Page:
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    Pakistan's Parliament Elects First Female Speaker

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    Pakistan has seen its first significant transfer of power since last month's nationwide elections. The speaker of the National Assembly, a backer of President Pervez Musharraf, handed over control of the legislative body to a member of the Pakistan Peoples Party of the slain former Prime Minister Benazir Bhutto. VOA Correspondent Steve Herman reports from Islamabad that no progress has been made towards selecting the country's next prime minister.

    As expected, Pakistan's parliament has selected its first female speaker.

    "Dr. Fehmida Mirza has received 249 votes," incumbent Chaudhry Amir Hussain, a supporter of President Pervez Musharraf, announced the vote total in the 342-seat National Assembly.

    Parliament members then pounded their open hands on their desks for 30 seconds to applaud Fehmida Mirza of the Pakistan Peoples Party. The 51-year-old medical doctor and mother of four children is a third-generation Pakistani politician. Her father twice served in the cabinet; her husband was a member of parliament; and her father-in-law was a Supreme Court justice.

    Mirza's manner of speech and dress evoke images of Benazir Bhutto, the head of the PPP, who was assassinated on the campaign trail less than three months ago.

    Mirza will be tasked with controlling a legislature where two traditional rivals, Mrs. Bhutto's party and the Muslim League faction of another former prime minister, Nawaz Sharif, have agreed to share power. She acknowledges it may not be an ideal setup for governing Pakistan, but says it can work.

    "Nowhere in the world you get the ideal situation," said Mirza. "Even in our neighborhood, India, there are coalition governments. So you should know and this country should learn how to move with the coalitions. There is nothing unusual having coalitions in the country."

    But who will head that coalition government remains the big unanswered question. Under the power-sharing agreement, the PPP's candidate will be supported by its coalition partner. The two parties have enough seats in the new parliament to elect the candidate they will support.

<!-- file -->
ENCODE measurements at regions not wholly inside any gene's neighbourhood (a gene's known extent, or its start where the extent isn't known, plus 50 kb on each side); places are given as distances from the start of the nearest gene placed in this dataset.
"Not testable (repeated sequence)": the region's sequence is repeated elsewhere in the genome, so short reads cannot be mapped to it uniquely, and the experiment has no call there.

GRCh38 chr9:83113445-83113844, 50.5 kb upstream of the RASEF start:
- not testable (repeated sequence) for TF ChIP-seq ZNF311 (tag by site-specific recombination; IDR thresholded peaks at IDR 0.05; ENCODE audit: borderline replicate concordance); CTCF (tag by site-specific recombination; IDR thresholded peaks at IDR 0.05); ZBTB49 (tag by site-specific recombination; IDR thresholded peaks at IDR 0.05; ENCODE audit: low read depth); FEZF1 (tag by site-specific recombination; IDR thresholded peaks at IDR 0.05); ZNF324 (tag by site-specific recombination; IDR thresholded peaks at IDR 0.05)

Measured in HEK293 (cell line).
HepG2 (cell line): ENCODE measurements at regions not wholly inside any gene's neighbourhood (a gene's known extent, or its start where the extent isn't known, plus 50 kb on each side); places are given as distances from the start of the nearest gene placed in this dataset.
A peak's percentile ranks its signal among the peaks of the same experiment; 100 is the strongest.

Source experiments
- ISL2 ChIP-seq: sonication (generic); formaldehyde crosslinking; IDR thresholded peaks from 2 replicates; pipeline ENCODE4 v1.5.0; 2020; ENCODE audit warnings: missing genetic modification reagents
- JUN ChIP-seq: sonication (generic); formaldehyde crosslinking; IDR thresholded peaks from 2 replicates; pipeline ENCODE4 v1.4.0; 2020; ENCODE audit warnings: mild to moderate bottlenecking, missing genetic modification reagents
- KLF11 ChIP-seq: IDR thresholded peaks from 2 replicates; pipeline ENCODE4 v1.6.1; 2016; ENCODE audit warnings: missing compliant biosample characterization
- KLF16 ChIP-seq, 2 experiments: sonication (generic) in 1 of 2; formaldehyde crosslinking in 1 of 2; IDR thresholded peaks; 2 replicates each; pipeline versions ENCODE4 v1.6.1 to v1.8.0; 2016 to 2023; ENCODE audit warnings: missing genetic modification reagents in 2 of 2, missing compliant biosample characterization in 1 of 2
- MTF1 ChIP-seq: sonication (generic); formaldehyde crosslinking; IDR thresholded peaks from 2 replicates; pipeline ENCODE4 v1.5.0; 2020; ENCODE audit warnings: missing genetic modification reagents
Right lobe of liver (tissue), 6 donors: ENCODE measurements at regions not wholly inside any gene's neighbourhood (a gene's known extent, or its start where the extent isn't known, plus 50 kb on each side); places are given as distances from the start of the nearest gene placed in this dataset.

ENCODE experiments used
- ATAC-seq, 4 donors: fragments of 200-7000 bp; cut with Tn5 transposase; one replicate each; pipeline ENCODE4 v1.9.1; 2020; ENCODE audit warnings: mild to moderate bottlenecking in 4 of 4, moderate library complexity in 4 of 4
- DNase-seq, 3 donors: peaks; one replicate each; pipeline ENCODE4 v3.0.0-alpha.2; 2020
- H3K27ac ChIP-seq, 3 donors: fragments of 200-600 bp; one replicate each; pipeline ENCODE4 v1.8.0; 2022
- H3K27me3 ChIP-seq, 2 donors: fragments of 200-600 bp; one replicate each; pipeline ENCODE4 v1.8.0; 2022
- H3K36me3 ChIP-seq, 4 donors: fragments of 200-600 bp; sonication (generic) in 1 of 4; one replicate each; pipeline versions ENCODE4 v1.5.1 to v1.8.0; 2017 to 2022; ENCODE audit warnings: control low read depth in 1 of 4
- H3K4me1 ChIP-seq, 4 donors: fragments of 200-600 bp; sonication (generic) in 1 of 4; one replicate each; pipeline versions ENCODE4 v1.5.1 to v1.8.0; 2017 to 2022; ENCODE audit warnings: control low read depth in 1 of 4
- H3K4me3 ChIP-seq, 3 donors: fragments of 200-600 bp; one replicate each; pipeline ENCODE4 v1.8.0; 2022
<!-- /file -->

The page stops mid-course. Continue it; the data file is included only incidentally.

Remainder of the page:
Despite mounting concern that no name has been revealed, a month after the national elections, PPP spokeswoman Sherry Rehman is echoing comments of other party officials who are repeating the mantra of "no hurry, no worry."

    "There is no delay," said Rehman. "The media has to understand that political parties work on their schedules, not on anyone else's."

    Pakistani media say Mrs. Bhutto's widower, party Co-Chair Asif Zardari, has decided he wants to be prime minister, despite repeated early protestations he was not interested. Until Zardari, recently cleared of a slew of corruption charges, can secure a seat in parliament -- a pre-requisite for the top government post -- the party is expected to announce an interim candidate, later in the month.

    The political uncertainty comes as Pakistan tries to move back to democracy. Some influential members of parliament want to impeach unpopular President Musharraf. The former army chief seized control of Pakistan in a military coup in 1999. Mr. Musharraf allowed free elections to take place last month, in which the party backing him was trounced.

    Legislators and the president are also on a collision course about the judiciary. During a state of emergency, last November, Mr. Musharraf removed the top layer of the country's judges, replacing them with justices seen as more compliant to the president. Under the power-sharing accord, the two top parties in the February election have vowed to have the fired judges reinstated within 30 days.

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